The main changes in DNA methylation as a response to tobacco consumption have been described in the xenobiotic response pathway, regulated by the AHRR gene.7,11 A number of large-scale genomic studies reveal differences in AHRR methylation between smokers and non-smokers. Epigenetic modifications in AHRR have also been found to reflect intensity in tobacco consumption, and are reversible after giving up smoking; this appears to be an extremely sensitive and specific marker of this compound.12–14

Several authors have now proposed a potentially more specific use for epigenetic analysis in the field of smoking, namely, the analysis of the AHRR methylation pattern as a measure of the clinical status of the smoker (smoking habit study or monitoring during treatment for addiction), a method that shows increased sensitivity and specificity compared to other markers. One of the barriers to improving smoking prevention strategies and the effectiveness of smoking cessation treatments is our reluctance to use objective methods, such as the analysis of nicotine metabolites in various samples or in exhaled CO, to quantify tobacco use; instead, other less precise measurements, such as self-reported tobacco use, continue to be widely used in certain populations.15 The analysis of AHRR methylation has advantages over the traditional markers mentioned above, both by widening the detection window (CO should be analyzed within 3–4h of smoking the last cigarette), and by increasing specificity, since nicotine metabolite values can be affected by the use of substitute products that contain this compound. However, the use of AHRR methylation analysis in the treatment of smokers also has limitations. Given that studies have shown that AHRR methylation status is reversible after quitting smoking, we need to ascertain how much time would be needed to recover normality. This is a key factor in a correct assessment of the degree of smoking cessation using this marker, but no complete data have been published to date. It is known that AHRR methylation changes are more closely associated with average daily consumption in the preceding year than with shorter periods of time.12 We would need to assume that epigenetic changes have a long-term, rather than short-term regulatory role. In addition, more extensive longitudinal studies in different populations would be needed to address this issue more precisely.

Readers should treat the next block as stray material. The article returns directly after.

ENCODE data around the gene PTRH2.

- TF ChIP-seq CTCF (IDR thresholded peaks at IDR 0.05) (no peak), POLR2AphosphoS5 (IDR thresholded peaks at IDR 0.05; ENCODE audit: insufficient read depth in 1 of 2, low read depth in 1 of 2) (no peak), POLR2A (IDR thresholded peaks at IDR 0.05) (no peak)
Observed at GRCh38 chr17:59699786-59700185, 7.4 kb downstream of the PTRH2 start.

DNA methylation analysis has been proposed as a very interesting tool that provides information on exposure to tobacco in the context of the prevention and cessation of tobacco use. However, the best way of integrating it into the current system of prevention and treatment of smoking remains to be seen. Moreover, an understanding of changes in DNA methylation produced by tobacco consumption in a given setting would provide an comprehensive picture that could clarify the development of complex diseases such as cancer, and lead to the design of potential therapies.

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Please cite this article as: Verde Z. Nuevos biomarcadores en tabaquismo: modificaciones epigenéticas. Arch Bronconeumol. 2019;55:293–294.